Very true, there are certainly places Apple could go that they don’t for financial reasons. I agree that there are certain features they don’t enable for things like playing non-iTunes content on the Apple TV, carrier unlock etc. Thankfully there are ways around these things.
I don’t know about that.. Apple has a storied history of ignoring what users claim they want and deciding for them what’s best (app approval process, single button mouse, no physical keyboard on iPhone come to mind). This hasn’t really changed. I’d argue further that with Jobs having moved AAPL from $10/share in 2001 (iPod launch year) to $300/share today would give him more power to flout the markets rather than less.Apple has always been a business and will never stop being a business.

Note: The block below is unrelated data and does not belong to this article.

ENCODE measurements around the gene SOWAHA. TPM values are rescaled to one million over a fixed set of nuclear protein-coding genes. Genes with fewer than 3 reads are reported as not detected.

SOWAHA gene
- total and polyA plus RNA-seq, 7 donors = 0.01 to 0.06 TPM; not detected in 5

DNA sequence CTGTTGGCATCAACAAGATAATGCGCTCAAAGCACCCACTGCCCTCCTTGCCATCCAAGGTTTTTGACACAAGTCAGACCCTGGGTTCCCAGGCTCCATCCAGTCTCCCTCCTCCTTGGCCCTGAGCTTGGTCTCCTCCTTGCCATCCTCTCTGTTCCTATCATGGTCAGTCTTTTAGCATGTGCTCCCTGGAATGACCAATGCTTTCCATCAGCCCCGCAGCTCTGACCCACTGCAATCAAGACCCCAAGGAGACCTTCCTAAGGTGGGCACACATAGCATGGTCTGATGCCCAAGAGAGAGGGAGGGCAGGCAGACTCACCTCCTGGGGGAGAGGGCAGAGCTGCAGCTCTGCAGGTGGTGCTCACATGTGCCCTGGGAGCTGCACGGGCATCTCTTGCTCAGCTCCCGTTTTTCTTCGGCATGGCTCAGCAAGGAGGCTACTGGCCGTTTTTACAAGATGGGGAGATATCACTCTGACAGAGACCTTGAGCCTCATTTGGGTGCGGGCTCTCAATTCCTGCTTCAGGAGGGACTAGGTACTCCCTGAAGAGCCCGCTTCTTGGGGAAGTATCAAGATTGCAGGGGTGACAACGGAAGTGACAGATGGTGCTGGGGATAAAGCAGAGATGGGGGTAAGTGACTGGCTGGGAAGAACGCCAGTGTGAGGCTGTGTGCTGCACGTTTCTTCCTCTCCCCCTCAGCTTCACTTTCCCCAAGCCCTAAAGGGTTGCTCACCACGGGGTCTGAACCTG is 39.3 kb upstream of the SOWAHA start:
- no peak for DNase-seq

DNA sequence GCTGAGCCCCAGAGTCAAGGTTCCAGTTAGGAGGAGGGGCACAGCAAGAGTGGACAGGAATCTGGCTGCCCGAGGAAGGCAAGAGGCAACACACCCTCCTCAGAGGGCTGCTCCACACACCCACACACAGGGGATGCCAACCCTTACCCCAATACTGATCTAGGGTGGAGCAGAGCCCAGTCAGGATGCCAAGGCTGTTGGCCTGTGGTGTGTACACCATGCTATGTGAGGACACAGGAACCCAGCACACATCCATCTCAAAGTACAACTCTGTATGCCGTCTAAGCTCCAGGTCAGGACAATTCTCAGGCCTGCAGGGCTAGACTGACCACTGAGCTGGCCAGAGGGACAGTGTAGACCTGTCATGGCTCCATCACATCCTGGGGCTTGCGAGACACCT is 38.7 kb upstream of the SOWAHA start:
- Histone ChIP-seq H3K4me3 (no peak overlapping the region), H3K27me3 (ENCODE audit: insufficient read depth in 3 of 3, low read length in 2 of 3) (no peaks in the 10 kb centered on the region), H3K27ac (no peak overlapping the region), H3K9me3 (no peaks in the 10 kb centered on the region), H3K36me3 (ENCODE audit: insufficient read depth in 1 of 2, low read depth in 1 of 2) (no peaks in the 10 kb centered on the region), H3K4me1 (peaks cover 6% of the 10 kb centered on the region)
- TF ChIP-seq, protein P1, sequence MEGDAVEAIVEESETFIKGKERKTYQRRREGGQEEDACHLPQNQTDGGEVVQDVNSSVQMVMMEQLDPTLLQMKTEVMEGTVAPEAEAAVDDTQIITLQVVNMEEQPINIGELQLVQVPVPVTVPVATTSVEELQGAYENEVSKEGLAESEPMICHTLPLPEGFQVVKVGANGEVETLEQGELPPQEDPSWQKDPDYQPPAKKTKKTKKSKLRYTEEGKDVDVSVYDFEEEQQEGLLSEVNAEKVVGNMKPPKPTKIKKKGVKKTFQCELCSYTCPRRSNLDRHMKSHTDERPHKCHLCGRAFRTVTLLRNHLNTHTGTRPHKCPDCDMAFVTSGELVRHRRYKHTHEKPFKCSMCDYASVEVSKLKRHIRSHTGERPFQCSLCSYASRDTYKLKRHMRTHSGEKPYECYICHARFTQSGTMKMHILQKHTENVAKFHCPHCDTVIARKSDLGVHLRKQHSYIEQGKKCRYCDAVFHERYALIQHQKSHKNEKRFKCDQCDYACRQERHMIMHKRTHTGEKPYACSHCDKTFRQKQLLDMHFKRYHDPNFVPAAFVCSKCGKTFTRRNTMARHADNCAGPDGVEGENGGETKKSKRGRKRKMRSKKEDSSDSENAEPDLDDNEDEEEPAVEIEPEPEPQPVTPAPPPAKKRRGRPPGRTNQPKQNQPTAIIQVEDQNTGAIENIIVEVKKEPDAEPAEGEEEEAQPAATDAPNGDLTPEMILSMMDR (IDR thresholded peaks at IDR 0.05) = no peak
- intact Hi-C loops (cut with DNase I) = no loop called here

I was under the impression that Apple had signed a 5 year agreement with AT&T when they launched the iPhone in 2007. If this is indeed correct, then they cannot expand their carrier choice without being in breach of contract, which tends to be expensive.Am I wrong, and miss-remembering this?Also, you can/will be able to stream netflix on an apple TV, its not everything you could want, but it apparently runs some cut down version of the iOS, so it might be possible to write an app of sorts to let you run whatever you want. The functionality is there, or will be with the 4.2 update in November which allows streaming from an iPad or other device.Further the Android is not as open as it could be in all cases. I had to swap out the kernel on my droid to get it to do what I wanted; namely sharing the 3G net connection through a wireless network it creates. This took me a weekend, is not something a normal consumer is likely to contemplate let alone attempt, and allowed me to get some extra functionality that Verizon and Motorola don’t exactly want me to have.